In order to use this influence weapon to your advantage, you’ll want to establish yourself as “the authority,” or “one of the leading authorities” in whatever it is that you do.  If you are able to pull this off, it’s a shortcut to credibility with any prospective customer or other new constituent.  If you are known as an authority, peoples’ defenses go down a bit and they are more willing to be influenced by what you have to say.

It is worth thinking strategically about how you can emulate others who have positioned themselves as authorities in your market and in related markets.  The time and effort that you will spend in positioning yourself as an authority will pay dividends over a long period of time, assuming you don’t do anything that causes you to lose the authority status.

6.)   Scarcity

I think this one has been abused as much as, or more than, any of the others on this list.

It is well known that people tend to attribute more value to those things that are scarce.  As you’ve no doubt seen and probably experienced more than a few times in your life, if something is rare or scarce, it tends to sell for a lot more money than something similar that is not scarce.

The abuse comes in when people and companies try to create a false sense of scarcity.  You’ve probably also experienced this.  I know I have, to a highly annoying level.  I often receive emails and other offers where, supposedly, the service or product on offer is highly rare and almost sold out.  “Act now, or you’ll never get another chance to get your hands on this!”  Frustrating, annoying, ignored.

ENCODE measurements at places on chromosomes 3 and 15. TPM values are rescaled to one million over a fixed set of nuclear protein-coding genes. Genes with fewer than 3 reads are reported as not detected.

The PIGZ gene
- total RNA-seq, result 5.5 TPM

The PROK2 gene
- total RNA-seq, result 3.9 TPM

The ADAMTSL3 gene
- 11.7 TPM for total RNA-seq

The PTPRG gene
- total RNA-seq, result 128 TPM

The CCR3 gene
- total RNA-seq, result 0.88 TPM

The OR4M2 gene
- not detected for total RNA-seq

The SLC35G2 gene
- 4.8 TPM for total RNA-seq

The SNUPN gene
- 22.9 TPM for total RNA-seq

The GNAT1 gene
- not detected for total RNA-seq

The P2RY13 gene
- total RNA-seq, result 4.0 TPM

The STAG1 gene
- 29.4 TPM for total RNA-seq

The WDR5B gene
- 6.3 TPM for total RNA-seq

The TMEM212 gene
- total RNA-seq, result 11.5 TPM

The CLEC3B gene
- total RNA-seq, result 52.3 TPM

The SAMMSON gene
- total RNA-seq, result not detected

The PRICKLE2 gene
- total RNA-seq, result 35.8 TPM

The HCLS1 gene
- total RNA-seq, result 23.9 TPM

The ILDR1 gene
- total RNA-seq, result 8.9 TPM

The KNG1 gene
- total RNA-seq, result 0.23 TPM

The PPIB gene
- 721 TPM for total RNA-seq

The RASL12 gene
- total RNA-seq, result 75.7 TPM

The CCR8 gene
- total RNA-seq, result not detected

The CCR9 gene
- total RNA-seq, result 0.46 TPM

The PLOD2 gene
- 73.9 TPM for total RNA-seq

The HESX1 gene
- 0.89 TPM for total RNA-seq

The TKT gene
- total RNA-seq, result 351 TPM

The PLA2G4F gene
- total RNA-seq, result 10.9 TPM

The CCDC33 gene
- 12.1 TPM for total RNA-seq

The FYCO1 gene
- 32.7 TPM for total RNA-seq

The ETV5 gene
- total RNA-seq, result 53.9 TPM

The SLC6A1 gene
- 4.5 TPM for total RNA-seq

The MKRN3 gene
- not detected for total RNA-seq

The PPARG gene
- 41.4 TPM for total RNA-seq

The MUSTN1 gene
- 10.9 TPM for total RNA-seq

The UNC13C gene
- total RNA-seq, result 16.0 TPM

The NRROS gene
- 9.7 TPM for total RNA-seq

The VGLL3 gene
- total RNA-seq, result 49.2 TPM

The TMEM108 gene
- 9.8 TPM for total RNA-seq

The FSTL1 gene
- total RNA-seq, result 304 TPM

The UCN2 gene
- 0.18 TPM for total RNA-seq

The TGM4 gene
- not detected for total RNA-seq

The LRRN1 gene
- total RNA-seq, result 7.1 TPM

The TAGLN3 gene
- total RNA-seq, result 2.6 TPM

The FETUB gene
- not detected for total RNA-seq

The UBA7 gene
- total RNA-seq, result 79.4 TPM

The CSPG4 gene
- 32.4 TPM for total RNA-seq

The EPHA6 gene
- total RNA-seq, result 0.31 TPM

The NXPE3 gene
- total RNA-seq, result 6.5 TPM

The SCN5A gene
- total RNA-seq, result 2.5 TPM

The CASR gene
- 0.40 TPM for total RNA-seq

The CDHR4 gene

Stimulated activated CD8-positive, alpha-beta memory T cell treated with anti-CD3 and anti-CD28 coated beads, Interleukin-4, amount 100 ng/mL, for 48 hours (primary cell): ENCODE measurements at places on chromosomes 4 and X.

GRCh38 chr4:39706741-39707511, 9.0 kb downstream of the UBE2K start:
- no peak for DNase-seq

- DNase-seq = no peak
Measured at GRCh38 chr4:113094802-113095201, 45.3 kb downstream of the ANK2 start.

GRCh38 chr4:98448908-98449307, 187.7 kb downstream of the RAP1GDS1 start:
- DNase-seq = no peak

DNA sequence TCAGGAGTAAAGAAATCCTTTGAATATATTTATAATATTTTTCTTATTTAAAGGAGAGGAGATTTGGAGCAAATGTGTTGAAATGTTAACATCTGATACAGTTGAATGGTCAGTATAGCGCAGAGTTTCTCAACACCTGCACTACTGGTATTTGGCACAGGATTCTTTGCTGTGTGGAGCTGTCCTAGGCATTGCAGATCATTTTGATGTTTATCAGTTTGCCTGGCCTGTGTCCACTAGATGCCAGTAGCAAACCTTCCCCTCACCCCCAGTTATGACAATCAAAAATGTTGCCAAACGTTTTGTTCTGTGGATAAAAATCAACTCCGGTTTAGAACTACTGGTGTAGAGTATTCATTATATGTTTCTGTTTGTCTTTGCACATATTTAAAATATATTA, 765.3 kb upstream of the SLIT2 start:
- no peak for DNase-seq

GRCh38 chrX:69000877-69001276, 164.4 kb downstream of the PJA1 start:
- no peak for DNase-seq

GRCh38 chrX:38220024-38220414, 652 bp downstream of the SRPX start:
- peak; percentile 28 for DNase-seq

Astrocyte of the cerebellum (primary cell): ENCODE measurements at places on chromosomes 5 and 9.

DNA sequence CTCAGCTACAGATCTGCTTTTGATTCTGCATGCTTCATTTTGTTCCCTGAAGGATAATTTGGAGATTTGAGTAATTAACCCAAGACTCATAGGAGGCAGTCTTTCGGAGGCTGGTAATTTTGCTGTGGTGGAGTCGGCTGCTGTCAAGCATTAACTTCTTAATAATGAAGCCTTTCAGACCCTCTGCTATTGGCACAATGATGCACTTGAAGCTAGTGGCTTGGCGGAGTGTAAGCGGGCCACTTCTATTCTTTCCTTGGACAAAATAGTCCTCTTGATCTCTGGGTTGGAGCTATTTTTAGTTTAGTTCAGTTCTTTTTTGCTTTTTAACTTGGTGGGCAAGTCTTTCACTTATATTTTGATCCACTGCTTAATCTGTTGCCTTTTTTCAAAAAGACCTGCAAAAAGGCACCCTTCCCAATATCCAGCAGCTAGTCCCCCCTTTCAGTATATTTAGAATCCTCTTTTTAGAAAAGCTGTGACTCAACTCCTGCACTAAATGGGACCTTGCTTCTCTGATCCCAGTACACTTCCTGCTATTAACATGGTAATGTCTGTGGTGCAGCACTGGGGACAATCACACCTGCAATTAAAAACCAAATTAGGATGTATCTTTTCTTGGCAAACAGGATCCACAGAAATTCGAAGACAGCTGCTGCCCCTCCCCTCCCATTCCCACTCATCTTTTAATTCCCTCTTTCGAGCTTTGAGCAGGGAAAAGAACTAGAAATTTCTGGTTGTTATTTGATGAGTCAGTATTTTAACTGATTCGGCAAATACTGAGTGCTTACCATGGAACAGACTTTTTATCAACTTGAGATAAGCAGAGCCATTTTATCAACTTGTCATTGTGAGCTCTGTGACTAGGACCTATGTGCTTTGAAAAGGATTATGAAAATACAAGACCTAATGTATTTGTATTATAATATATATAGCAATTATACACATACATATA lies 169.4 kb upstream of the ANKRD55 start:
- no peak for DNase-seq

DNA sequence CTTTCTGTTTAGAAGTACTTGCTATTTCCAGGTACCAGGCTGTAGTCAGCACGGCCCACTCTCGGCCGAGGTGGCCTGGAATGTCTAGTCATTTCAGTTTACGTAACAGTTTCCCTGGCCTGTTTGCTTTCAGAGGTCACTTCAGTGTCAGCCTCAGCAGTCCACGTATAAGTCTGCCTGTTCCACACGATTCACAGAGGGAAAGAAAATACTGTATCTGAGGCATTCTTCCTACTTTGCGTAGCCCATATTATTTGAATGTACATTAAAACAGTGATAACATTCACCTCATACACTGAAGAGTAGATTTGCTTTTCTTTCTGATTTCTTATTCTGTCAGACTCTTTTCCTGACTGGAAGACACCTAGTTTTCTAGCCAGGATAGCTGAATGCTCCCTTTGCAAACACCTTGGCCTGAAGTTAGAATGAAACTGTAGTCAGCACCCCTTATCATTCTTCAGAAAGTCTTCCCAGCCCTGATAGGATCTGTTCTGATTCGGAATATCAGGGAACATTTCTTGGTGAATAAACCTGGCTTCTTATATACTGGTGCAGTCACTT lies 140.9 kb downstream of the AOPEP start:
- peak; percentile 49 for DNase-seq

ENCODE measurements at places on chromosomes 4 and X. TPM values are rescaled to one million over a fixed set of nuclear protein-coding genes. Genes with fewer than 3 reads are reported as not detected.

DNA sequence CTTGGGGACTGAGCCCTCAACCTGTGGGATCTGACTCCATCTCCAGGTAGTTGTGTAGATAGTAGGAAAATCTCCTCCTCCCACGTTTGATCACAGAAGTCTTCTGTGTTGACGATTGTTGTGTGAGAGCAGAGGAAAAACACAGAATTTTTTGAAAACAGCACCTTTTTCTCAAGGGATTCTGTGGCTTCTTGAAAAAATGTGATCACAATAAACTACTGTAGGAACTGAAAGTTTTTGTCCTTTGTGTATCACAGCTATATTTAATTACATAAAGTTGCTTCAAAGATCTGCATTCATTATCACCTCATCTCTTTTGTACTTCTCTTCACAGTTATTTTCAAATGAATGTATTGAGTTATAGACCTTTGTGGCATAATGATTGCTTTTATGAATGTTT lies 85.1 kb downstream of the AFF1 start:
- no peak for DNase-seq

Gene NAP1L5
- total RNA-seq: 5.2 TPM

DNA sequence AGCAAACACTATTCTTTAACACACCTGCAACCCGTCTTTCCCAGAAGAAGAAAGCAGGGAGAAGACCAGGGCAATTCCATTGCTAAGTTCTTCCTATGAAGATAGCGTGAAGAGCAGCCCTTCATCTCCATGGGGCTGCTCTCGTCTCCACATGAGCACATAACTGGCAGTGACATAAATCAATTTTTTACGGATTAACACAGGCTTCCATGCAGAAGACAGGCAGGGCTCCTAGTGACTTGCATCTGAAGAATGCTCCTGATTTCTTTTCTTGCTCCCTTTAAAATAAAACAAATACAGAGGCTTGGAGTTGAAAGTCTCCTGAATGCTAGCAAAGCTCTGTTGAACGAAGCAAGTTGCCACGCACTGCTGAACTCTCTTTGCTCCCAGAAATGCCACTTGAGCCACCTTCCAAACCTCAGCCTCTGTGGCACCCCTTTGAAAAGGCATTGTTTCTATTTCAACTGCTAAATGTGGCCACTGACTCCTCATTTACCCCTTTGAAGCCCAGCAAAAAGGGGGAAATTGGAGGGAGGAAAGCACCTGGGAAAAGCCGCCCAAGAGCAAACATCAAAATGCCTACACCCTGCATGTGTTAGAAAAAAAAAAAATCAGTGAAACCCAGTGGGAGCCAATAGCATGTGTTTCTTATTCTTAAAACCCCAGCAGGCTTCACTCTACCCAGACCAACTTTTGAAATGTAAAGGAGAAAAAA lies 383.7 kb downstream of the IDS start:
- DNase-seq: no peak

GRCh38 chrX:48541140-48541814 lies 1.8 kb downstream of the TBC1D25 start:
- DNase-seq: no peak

So, scarcity is powerful, but I think you must use this one very carefully.  Talk about the unique aspects of what you offer.  Talk about how there is a finite supply, at least in a certain time window.  But don’t insult peoples’ intelligence by trying to create a fire alarm for a fire that doesn’t exist.  If you do, you will end up like the boy who cried wolf and no one will be listening to you once you are labeled in their minds as being “full of it”.

The study of influence and persuasion is fascinating!  There are many ways to ethically and sensibly influence and persuade your prospective customers and other important constituencies.  Dr. Cialdini’s contribution to this field has been very important and I find myself employing his principles, usually at least on a daily basis.  I highly encourage you to do the same.  Keep track of how different approaches work in various situations, then course adjust as necessary.

I look forward to your thoughts and questions.  Please leave a comment (“response”) below or in the upper right corner of this post.

Paul Morin

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Aug 112011

Reciprocate.  We Live In A “Quid Pro Quo” World.

When you do something for someone, do you expect them to reciprocate?  It depends, of course.  Sometimes we do something for others “out of the kindness of our heart,” or because they’re someone that we’re close to and we actually derive significant satisfaction from doing something nice for them.